What is self-care and why is it important?

What is self-care and why is it important?

What is self care? 

What comes to mind when you hear the words “self-care”? Requires money? Time? The mantra “treat yourself” may come to mind, but self-care isn’t pointless splurging. Research shows that self-care enhances your health, decisions, and day-to-day actions. Let’s talk about it. 

First and foremost, let’s discredit the fact that self-care is synonymous with self-indulgence or being selfish. Self-care is taking care of yourself so that you can be healthy and well so you can do your job, help and care for others, and achieve all the things you need to and want to accomplish in a day. The World Health Organization defines self-care as: “the ability of individuals, families, and communities to promote health, prevent disease, maintain health, and to cope with illness and disability with or without the support of a healthcare provider.” Something as simple as massaging a serum into your skin care, for example, can be a simple but great way to relax both your mind and body.

Self-care is a wide concept which encompasses hygiene, nutrition, lifestyle, environmental factors, socioeconomic factors, and self-medication. Fundamentally, self-care includes individual aspects as well as communal aspects.

As self-care has become more mainstream, the definitions have started to become more applicable to the general public and tend to focus on tuning in to one’s needs and meeting those needs. “It could be anything that floats your boat — anything that puts a smile on your face,” Dr. Gill Lopez, an associate professor and chair of the department of psychological and educational consultation at Fairfield University says. “Anything that makes you feel cared for, even if it's you caring for yourself.”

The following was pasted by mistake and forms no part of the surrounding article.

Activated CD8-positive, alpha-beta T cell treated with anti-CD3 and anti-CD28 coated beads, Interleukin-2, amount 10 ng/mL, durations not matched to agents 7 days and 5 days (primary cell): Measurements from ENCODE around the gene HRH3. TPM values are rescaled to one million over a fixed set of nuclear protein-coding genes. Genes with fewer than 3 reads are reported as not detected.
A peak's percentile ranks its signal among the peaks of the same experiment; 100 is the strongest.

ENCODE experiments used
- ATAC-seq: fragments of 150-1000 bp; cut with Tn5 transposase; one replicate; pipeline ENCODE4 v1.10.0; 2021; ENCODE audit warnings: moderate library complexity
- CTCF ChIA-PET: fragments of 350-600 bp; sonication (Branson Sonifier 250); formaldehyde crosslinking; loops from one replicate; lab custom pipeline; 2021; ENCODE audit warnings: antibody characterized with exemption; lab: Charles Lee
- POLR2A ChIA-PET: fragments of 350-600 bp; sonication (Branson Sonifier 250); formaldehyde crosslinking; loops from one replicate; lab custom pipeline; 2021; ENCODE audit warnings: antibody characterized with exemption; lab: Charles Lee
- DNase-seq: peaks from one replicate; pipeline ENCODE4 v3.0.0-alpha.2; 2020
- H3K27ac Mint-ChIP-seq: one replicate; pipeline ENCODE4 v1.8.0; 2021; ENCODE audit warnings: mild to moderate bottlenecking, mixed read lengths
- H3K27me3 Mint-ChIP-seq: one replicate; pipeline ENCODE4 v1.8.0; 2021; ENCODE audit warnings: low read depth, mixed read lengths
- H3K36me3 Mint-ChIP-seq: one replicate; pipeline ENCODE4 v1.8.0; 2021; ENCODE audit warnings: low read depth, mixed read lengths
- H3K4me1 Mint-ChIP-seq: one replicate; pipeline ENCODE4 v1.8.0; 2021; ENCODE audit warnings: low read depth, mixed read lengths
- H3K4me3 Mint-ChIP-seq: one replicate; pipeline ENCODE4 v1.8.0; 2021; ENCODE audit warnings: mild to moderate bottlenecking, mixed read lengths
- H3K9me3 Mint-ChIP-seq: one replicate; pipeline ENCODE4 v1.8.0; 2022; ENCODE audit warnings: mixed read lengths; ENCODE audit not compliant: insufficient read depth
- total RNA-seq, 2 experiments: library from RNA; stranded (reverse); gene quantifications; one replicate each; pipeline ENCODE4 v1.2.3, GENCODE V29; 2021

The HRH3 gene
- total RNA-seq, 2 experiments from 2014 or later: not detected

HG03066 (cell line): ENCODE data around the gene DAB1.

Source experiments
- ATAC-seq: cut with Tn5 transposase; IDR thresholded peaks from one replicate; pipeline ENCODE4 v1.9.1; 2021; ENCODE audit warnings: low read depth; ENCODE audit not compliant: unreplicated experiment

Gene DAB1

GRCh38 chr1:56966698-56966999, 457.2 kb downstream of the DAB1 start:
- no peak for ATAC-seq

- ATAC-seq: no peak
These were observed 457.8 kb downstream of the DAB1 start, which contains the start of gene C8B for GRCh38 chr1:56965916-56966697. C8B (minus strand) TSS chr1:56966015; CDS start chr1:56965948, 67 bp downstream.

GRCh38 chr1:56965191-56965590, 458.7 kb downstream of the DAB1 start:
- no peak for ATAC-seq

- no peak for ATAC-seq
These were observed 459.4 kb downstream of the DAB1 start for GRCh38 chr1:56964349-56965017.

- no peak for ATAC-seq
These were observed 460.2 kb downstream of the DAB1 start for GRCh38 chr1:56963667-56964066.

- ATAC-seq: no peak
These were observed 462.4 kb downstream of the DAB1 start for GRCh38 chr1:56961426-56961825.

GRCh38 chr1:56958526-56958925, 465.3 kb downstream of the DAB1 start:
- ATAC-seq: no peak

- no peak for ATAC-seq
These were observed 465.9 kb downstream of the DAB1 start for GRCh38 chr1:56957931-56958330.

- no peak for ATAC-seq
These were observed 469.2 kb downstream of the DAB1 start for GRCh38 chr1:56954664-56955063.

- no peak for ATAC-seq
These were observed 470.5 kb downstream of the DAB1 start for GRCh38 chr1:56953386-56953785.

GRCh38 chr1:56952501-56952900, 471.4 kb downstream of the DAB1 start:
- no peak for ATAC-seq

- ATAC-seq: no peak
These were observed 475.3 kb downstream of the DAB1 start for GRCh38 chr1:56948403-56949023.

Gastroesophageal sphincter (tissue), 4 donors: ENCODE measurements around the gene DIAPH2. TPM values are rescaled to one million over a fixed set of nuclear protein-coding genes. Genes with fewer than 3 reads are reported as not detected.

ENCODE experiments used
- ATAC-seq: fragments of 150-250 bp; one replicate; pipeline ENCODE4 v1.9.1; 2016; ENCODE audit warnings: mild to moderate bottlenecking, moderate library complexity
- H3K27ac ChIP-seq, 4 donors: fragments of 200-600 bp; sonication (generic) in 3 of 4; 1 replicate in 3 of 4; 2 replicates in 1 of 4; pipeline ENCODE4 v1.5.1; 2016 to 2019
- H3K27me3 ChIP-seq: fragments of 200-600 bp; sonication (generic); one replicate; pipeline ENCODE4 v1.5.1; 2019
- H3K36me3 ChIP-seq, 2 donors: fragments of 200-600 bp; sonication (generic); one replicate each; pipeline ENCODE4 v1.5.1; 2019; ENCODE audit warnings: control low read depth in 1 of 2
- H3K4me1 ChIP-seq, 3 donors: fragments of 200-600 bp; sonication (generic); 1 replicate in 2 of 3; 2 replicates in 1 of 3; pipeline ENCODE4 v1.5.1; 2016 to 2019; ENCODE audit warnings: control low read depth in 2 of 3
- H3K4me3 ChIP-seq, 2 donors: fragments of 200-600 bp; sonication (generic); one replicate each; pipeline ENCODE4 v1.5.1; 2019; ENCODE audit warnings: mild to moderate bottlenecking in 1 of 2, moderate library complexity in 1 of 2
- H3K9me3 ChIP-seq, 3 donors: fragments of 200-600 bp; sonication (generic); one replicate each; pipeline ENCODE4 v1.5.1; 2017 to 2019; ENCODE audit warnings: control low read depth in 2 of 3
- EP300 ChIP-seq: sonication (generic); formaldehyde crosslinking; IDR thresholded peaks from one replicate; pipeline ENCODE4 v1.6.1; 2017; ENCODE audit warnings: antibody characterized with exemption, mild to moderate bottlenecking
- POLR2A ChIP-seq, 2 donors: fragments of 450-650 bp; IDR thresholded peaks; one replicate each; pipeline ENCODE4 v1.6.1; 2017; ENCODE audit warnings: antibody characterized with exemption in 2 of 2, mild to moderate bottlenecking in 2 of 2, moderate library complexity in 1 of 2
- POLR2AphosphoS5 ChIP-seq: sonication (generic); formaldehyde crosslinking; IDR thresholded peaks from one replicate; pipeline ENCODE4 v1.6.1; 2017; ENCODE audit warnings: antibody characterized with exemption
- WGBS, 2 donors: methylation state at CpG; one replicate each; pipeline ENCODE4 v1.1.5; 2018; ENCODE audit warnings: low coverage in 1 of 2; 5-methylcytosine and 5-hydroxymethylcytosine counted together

Self-care requires checking in with yourself and asking yourself how you’re doing and what your body’s asking for. Some people use it to deal with difficult news stories, others just to maintain their happiness day to day. Self-care does not mean the same thing for everyone. Different people will adopt different self-care practices, and even your own definition might change over time.

The practice involves making healthy lifestyle choices, avoiding unhealthy lifestyle habits, making responsible use of prescription and non-prescription medicines, self-recognition of symptoms - assessing and addressing symptoms, in partnership with a healthcare professional where necessary, self-monitoring -  checking for signs of deterioration or improvement, and self-management - managing symptoms of disease, either alone, in partnership with healthcare professionals, or alongside other people with the same health condition.

To further break down the types of self care, we have three main categories. Firstly, emotional self-care, such as self-talk, weekly bubble baths, saying “no” to things that cause unnecessary stress, giving yourself permission to take a pause, or setting up a weekly coffee date with a friend. Emotional self-care is centered around ensuring your emotional needs are met and protected. This includes typical activities such as doing yoga, getting a massage, and socialising. This includes taking time for valued activities meaningful to the individual. What are your hobbies? The importance of allotting time to pursue, or just dabble with a hobby or pastime is often undervalued or brushed off as a waste of time.

Next, there is physical self-care, such as prioritizing sleep, adopting an exercise routine, and choosing healthy and nourishing foods. Physical self-care is a broad term that can refer to a range of practices. It can include basic daily life activities that, during a mental or physical health episode, we tend not to follow through on. These can include washing up, taking a shower and putting on fresh clothes, doing your skincare, and making sure you visit the dentist. But it can also mean eating well, exercising regularly, reducing risk of disease by getting vaccinated, practicing safe sex, wearing sunscreen etc.